How to build LLVM from source, monorepo version

This is an update of my previous post “How to build LLVM from source” (2018-04-16), which is now out-of-date. LLVM has moved to a “monorepo” design instead of a collection of smaller tool-specific repositories. So this new post has fewer steps!

The LLVM codebase’s official home is

(However, to submit patches to LLVM projects, you must use the official Phabricator; don’t submit GitHub pull requests against llvm/llvm-project! At least not as of November 2019.)

Step 1: Fork!

Go to your GitHub account and fork the following repository:

Step 2: Get the code!

Locally clone the repo to the right place.

cd $ROOT
git clone

This is a good time to set up the .git/config for the repo you just cloned (for example, $ROOT/llvm-project/.git/config). I set it up this way:

[remote "origin"]
    url =
    fetch = +refs/heads/*:refs/remotes/origin/*
[remote "upstream"]
    url =
    fetch = +refs/heads/*:refs/remotes/upstream/*
[branch "master"]
    remote = upstream
    merge = refs/heads/master

This gives me two remotes: one named upstream whence I can pull, and one named origin whither I can push. My local master and origin/master will both track upstream/master. Anything I do in my local repo, I will do in a feature branch; my feature branches will track origin.

Step 3: Build!

mkdir $ROOT/llvm-project/build
cd $ROOT/llvm-project/build
cmake -G 'Unix Makefiles' \
    -DLLVM_ENABLE_PROJECTS="clang;libcxx;libcxxabi" \
    -DCMAKE_BUILD_TYPE=RelWithDebInfo ../llvm
make -j5 clang
make -j5 check-clang

If you omit -DCMAKE_BUILD_TYPE=RelWithDebInfo, this first part will still work, but you’ll produce a “debug-build” version of clang that is super slow, and then the “bootstrap” step below will take days instead of minutes. So watch out for that.

make -j5 clang takes about 96 minutes on my laptop. make -j5 check-clang takes another 38 minutes (24 minutes to build a bunch of additional tools, and then another 14 minutes to run the actual tests).

Making clang will build both clang and clang++. Making cxx will build libc++.dylib, libc++.a, and libc++abi.dylib. Making cxxabi will build libc++abi.a. Making check-cxx will build libc++experimental.a.

However, I have found that make cxx doesn’t work with the system compiler on OS X 10.13. I get errors like this (where __ZTIDu is the mangled name of typeinfo for char8_t):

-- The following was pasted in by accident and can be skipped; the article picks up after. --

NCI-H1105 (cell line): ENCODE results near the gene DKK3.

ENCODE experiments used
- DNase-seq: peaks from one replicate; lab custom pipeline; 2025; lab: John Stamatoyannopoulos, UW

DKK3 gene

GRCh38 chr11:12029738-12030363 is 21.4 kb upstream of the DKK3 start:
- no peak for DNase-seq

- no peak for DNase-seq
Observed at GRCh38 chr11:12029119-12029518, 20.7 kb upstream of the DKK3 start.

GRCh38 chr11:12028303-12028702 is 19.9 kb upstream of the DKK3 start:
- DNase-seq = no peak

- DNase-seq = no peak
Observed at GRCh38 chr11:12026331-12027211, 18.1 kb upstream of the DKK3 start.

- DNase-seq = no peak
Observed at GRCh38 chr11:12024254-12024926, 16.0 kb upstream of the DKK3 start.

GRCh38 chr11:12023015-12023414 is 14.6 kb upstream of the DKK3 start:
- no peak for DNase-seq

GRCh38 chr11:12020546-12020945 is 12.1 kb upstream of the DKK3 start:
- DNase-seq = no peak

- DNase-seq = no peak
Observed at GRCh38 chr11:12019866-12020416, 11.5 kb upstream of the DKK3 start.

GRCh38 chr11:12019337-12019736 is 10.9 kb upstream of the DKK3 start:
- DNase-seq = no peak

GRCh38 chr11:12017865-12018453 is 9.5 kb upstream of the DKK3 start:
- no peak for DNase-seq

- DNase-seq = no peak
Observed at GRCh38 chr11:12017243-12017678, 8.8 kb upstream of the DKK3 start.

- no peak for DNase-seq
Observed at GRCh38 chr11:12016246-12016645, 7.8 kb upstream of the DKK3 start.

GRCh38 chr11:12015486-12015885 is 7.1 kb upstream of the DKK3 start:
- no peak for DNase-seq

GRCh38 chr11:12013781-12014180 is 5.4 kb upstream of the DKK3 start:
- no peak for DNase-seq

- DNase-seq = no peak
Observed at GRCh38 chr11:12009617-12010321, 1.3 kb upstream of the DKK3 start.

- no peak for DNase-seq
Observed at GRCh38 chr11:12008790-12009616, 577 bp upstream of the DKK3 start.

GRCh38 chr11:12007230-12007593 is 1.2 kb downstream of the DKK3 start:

[ 60%] Linking CXX shared library ../../../lib/libc++abi.dylib
Undefined symbols for architecture x86_64:
  "__ZTIDu", referenced from:
     -exported_symbol[s_list] command line option

If you get these same errors with make cxx, then you should just make clang and then follow the instructions under “Bootstrap,” below, to build cxx with your bootstrapped Clang instead of the system compiler.

If something goes wrong, you can usually recover via

rm $ROOT/llvm-project/build/CMakeCache.txt

and, absolute worst case, you can blow away $ROOT/llvm-project/build and start over.

Step 4: Run specific tests.

Running a specific test or directory-of-tests for any product is easy:

cd $ROOT/llvm-project/build
./bin/llvm-lit -sv ../llvm/test/Analysis
./bin/llvm-lit -sv ../clang/test/ARCMT
./bin/llvm-lit -sv ../libcxx/test/std/re

However, it looks like before you can successfully run one of these lines, you must have run the corresponding one of make check-{llvm,clang,cxx} at least once, to initialize the right stuff in the build directory.

(Thanks to Brian Cain for documenting this recipe.)

But watch out! Both make check-cxx and llvm-lit will by default use your system compiler to run the libc++ tests! This is not what you want! Tell llvm-lit to use your newly built Clang by passing the cxx_under_test parameter, like this:

make -j5 clang
make -j5 cxx
./bin/llvm-lit -sv --param cxx_under_test=`pwd`/bin/clang ../libcxx/test/

Step 5: Bootstrap!

Here we will not be installing Clang over top of the system compiler (super dangerous!); but we will instruct CMake to build Clang using the previously built Clang.

There is apparently an official way to bootstrap Clang (probably out-of-date).

However, when I bootstrap Clang, I use this crude approach inspired by the CMake FAQ:

mkdir $ROOT/llvm-project/build2
cd $ROOT/llvm-project/build2
CXX="$ROOT/llvm-project/build/bin/clang++" \
cmake -G 'Unix Makefiles' \
    -DLLVM_ENABLE_PROJECTS="clang;libcxx;libcxxabi" \
    -DCMAKE_BUILD_TYPE=RelWithDebInfo ../llvm
make -j5 clang VERBOSE=1

(This takes the same 96 minutes as the original make -j5 clang did.)

Now you have built two versions of clang++: $ROOT/llvm-project/build/bin/clang++ is the version built with your system compiler, and $ROOT/llvm-project/build2/bin/clang++ is the version built with that version. You can extend this to build3, build4, etc.

Posted 2019-11-09